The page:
“Believe me or not, it’s there, 12 metres down in the sub-soil,” he said, pointing to the entrance of a bunker that sheltered the Nazi high command in the last hours of the Battle of Koenigsberg.
“This place was built (in February 1945) with two aims: accommodating the headquarters of General Otto Lasch and storing the treasures of Koenigsberg, a city under siege,” the historian turned journalist and lecturer argued.
Koenigsberg, in what was then German East Prussia, is now Kaliningrad, the capital of Russia’s westernmost region of the same name.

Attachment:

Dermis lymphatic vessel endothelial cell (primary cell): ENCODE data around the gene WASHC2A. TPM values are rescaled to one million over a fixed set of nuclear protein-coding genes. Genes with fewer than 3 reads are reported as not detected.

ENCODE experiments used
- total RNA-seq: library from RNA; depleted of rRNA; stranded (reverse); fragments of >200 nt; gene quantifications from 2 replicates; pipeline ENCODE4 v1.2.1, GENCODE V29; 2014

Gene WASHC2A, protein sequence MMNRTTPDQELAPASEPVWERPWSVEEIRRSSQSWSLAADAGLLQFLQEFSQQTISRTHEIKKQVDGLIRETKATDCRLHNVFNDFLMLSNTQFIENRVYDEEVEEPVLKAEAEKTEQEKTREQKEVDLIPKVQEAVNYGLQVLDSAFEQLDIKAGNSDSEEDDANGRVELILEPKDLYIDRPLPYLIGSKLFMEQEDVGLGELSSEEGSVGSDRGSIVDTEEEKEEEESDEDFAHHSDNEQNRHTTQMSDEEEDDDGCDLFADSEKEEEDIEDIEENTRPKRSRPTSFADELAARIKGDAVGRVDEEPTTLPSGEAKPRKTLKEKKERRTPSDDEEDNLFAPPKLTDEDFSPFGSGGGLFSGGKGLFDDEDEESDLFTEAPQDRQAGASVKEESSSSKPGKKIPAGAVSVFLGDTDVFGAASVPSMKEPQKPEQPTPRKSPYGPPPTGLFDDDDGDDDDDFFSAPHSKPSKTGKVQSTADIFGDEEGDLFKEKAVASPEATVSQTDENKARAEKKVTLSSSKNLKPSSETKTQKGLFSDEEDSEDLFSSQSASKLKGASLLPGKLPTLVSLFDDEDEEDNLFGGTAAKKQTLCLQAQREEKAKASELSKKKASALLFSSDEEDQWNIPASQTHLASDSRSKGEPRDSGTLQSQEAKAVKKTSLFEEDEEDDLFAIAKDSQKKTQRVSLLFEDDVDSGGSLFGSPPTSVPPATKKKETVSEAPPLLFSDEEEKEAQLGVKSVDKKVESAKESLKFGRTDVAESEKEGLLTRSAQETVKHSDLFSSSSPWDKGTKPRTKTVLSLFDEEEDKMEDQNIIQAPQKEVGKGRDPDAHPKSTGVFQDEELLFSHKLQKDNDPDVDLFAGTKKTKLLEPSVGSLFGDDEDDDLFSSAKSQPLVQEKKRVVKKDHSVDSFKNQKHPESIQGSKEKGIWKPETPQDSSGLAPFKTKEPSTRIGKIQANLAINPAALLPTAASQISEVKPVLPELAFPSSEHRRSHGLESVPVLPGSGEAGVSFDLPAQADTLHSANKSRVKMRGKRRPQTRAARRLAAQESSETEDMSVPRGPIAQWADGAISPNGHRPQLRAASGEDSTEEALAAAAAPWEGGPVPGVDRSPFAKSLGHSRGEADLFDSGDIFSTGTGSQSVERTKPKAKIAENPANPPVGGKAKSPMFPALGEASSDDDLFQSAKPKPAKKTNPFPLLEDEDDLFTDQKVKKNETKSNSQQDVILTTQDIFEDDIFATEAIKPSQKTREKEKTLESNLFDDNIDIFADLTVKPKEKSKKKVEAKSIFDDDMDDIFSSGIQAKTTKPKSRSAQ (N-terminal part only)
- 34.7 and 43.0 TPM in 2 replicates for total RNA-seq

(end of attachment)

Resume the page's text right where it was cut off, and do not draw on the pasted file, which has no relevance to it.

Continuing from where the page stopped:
The Nazis removed the treasure from a palace that once belonged to empress Catherine the Great outside Saint Petersburg after invading the Soviet Union in 1941.
Once hailed as the eighth wonder of the world, the trophy was brought here and stored in the former castle of the Teutonic Knights in the centre of the city.
But its subsequent fate remains unknown amid the turmoil of war and heavy bombardment of the city by the Allies.